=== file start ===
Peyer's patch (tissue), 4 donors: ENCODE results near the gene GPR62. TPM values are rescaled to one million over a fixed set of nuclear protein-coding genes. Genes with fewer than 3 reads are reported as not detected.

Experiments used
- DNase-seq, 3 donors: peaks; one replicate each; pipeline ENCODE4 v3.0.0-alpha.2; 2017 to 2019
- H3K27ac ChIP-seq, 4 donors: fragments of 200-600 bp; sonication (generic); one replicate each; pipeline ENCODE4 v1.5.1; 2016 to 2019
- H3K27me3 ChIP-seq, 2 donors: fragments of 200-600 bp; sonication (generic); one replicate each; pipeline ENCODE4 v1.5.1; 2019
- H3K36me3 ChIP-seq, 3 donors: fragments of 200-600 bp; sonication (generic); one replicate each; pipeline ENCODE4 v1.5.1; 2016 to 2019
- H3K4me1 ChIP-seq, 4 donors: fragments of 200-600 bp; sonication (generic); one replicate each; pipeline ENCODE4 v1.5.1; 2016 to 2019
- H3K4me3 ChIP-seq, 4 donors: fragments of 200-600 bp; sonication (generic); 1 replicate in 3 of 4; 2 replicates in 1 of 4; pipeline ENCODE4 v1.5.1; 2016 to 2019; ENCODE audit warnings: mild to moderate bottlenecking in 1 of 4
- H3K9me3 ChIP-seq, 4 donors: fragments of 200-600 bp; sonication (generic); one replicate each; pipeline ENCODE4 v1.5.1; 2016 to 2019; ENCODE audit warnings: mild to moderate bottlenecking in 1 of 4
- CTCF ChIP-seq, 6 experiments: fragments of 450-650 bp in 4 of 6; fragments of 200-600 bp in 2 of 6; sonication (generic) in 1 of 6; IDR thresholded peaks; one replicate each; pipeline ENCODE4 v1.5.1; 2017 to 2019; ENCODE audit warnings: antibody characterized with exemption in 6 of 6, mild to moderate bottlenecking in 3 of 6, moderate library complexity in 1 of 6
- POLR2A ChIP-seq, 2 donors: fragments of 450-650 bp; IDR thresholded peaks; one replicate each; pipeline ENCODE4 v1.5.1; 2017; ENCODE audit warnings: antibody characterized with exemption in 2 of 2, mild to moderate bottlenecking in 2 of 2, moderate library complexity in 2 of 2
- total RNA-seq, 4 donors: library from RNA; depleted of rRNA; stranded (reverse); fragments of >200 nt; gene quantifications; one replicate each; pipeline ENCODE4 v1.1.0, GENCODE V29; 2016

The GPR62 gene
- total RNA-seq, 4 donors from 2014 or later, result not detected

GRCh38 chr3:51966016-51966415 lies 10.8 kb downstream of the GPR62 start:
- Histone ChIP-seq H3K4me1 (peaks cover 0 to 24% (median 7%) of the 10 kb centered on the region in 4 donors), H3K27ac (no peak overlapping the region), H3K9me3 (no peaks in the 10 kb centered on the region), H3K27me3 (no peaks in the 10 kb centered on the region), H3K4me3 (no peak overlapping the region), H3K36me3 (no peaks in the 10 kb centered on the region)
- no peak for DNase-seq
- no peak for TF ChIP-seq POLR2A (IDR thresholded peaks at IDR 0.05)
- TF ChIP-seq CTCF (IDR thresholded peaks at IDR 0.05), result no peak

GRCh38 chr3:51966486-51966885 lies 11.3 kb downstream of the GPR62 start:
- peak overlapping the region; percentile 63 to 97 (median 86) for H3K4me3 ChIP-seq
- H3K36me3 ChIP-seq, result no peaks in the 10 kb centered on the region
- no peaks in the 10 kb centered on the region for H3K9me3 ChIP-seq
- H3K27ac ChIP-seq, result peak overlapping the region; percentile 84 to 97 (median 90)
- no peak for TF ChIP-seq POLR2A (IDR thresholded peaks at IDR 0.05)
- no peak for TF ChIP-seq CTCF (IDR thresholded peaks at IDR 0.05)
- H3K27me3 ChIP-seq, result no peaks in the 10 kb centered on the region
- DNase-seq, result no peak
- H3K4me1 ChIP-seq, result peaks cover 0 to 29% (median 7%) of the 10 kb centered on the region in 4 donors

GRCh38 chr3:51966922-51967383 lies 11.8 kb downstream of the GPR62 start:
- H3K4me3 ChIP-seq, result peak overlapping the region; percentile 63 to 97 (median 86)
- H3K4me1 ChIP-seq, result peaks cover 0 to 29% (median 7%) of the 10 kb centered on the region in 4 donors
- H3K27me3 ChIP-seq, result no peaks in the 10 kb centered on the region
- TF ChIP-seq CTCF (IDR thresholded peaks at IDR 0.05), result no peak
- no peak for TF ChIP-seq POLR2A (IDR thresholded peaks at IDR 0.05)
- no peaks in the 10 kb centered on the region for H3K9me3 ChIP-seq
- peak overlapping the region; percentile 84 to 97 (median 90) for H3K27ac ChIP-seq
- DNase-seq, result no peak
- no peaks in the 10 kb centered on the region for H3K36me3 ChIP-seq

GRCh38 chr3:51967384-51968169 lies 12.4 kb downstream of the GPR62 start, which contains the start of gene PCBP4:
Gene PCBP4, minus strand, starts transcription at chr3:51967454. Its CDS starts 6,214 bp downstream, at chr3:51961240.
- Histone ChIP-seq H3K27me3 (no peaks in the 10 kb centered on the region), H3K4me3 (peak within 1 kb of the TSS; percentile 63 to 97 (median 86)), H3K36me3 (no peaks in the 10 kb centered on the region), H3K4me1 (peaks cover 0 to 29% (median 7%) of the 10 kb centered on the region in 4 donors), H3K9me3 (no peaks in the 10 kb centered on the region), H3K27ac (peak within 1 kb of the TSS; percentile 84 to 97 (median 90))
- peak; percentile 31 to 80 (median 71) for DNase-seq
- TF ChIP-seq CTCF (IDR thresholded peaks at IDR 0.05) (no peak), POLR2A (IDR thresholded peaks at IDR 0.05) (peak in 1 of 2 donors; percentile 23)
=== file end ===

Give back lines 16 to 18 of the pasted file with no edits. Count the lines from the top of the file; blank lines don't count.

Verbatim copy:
- Histone ChIP-seq H3K4me1 (peaks cover 0 to 24% (median 7%) of the 10 kb centered on the region in 4 donors), H3K27ac (no peak overlapping the region), H3K9me3 (no peaks in the 10 kb centered on the region), H3K27me3 (no peaks in the 10 kb centered on the region), H3K4me3 (no peak overlapping the region), H3K36me3 (no peaks in the 10 kb centered on the region)
- no peak for DNase-seq
- no peak for TF ChIP-seq POLR2A (IDR thresholded peaks at IDR 0.05)